THE GOLDEN RULE is only treat cows with clinical, or visible, signs of mastitis with antibiotics during lactation.
New recommendations in the DairyNZ SmartSAMM guidelines go further and say that treatment should only be given to clinical cases that show signs (clots, watery or discoloured milk) that persist for three or more squirts during stripping. This helps avoid wasting antibiotics on cases that may otherwise cure on their own.
Cows with only a few flecks or clots, or a positive result on a rapid mastitis test (RMT), i.e. the thick gel or ‘snotty’ reaction, should be marked, monitored and stripped at later milkings to check for more obvious clinical signs i.e. signs that persist for three or more strips.
Unless otherwise recommended by a veterinarian, these RMT-positive cows should not be automatically added to the treatment list. This practice is hugely wasteful of antibiotics and discarded milk and can show little benefit.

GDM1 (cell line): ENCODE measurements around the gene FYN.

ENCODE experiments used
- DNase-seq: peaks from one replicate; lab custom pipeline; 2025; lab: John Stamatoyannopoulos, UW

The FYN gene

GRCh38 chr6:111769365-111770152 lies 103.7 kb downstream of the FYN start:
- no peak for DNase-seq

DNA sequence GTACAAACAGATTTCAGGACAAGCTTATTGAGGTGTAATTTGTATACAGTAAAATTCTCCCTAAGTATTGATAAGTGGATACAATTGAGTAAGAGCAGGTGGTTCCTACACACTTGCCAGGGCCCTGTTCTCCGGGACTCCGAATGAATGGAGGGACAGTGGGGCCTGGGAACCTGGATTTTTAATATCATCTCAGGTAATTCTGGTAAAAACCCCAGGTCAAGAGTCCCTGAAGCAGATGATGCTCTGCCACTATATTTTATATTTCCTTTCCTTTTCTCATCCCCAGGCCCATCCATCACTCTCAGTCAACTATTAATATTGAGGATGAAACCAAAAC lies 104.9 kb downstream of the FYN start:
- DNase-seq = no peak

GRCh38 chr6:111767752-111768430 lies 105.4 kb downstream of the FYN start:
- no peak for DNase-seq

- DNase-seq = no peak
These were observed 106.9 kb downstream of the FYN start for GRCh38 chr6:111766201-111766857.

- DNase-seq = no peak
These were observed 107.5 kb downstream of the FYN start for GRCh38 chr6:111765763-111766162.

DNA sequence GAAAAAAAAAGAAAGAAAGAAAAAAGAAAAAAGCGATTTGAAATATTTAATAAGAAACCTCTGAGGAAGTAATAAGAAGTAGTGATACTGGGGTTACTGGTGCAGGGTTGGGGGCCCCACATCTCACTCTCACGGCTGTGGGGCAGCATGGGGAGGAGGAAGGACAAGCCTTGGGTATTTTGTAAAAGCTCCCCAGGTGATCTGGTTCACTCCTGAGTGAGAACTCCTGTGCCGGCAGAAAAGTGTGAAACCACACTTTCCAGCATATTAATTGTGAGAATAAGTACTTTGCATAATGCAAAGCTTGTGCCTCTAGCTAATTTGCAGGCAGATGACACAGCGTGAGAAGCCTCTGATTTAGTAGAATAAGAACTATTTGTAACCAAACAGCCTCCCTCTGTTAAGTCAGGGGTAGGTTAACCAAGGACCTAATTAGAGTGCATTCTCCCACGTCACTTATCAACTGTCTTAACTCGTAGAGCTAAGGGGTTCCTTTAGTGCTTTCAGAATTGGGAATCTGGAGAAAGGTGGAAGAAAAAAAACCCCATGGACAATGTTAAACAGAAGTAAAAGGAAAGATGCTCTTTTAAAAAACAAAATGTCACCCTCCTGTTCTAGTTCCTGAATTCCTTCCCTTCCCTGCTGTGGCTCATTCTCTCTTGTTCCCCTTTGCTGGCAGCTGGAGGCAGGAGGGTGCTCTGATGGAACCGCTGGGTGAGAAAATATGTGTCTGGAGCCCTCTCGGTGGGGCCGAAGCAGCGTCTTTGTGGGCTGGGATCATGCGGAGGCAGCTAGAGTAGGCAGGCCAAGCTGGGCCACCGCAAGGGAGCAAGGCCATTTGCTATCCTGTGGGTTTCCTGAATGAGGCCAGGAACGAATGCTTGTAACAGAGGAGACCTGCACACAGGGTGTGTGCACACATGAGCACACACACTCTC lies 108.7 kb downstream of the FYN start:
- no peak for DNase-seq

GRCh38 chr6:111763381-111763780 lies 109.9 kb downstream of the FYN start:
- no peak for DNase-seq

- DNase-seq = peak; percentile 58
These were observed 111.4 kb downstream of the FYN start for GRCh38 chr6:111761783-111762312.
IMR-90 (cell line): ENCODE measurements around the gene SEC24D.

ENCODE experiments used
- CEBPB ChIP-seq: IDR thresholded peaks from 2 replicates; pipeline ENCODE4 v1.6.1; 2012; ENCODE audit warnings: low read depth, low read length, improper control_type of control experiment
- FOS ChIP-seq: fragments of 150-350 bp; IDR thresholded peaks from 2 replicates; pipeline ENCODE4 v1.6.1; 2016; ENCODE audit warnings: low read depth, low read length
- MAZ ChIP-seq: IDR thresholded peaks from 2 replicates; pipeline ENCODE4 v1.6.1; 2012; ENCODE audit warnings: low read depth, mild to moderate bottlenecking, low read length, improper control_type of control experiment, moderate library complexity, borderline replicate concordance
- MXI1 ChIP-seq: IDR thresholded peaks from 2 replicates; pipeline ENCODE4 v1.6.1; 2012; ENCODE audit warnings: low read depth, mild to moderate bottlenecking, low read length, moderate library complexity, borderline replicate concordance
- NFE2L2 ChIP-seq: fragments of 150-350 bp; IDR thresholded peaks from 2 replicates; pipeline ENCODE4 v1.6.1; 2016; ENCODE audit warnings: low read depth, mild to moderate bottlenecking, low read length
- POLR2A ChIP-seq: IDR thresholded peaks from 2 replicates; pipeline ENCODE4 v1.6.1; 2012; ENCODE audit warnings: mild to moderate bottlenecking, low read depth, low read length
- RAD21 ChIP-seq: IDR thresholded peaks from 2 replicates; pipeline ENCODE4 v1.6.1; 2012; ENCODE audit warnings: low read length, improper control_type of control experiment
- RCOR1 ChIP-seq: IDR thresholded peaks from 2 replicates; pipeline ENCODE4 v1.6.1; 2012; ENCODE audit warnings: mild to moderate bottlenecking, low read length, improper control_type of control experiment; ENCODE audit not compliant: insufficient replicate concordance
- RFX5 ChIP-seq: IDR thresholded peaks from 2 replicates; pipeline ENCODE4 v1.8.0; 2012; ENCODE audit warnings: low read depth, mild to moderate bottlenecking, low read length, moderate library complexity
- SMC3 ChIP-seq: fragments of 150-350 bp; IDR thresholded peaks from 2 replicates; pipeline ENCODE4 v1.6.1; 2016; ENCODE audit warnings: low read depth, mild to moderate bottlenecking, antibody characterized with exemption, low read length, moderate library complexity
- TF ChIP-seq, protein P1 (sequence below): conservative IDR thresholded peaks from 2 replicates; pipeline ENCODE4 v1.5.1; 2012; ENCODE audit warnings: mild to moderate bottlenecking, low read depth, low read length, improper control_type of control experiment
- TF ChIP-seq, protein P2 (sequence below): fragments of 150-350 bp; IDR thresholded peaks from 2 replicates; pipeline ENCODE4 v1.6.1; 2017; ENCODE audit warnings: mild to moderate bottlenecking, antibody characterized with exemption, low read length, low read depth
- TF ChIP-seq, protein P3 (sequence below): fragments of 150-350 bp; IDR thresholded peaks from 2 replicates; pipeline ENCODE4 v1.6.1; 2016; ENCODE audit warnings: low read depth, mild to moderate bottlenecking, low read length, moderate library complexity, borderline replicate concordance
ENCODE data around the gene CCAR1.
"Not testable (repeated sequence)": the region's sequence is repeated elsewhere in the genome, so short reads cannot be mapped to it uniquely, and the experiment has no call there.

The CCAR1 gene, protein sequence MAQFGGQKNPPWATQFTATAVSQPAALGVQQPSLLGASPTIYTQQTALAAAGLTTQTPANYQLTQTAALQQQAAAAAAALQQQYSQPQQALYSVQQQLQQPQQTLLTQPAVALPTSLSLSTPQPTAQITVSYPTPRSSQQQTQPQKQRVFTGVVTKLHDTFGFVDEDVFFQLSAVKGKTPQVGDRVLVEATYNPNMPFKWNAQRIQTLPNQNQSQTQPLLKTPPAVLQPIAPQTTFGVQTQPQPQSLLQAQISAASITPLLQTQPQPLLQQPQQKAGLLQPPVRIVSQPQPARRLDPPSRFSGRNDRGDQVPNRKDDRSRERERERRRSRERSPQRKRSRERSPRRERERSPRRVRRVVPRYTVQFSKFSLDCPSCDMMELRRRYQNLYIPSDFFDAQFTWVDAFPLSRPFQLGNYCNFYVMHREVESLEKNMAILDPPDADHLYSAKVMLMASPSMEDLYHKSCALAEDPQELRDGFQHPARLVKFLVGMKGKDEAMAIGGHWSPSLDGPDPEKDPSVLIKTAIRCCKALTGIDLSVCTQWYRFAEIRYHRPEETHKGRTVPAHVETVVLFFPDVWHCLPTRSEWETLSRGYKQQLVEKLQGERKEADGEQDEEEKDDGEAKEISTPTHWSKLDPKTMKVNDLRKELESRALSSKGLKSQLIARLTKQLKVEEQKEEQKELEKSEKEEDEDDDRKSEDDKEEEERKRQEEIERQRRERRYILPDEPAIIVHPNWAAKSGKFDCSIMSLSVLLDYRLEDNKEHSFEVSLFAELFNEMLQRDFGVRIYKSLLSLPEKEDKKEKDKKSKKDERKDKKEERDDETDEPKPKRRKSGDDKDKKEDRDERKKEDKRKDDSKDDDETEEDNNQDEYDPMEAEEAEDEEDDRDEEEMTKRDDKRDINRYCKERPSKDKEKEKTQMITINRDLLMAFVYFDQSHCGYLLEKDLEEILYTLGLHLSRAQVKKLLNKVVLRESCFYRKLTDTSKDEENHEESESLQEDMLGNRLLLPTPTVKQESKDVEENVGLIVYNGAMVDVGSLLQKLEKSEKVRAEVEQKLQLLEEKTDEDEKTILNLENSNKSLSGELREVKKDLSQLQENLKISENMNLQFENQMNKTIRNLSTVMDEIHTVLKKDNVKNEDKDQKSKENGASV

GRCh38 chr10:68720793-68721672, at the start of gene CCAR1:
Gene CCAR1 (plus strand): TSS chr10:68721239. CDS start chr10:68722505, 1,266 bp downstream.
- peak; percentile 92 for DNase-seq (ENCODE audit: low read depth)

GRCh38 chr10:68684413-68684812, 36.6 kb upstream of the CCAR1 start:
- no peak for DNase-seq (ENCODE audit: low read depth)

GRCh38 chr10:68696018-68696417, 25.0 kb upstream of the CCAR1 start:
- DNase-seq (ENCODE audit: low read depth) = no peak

So, do you have a written procedure for finding and treating mastitis this season? Does your milking team know it and understand it? Take time this autumn to review last season and ask your vet or advisor to help you develop a practical and cost-effective procedure for this calving time. DairyNZ Healthy Udder provides a great place to start.
To find out more, visit Guideline 4 - Rapidly find, record and treat clinical cases in recently calved cows in the managing mastitis section of the DairyNZ website.
By Jane Lacy-Hulbert, DairyNZ Senior Scientist
This article is from Getting The Basics Right 2013, published by Rural News Group. To read the full article click here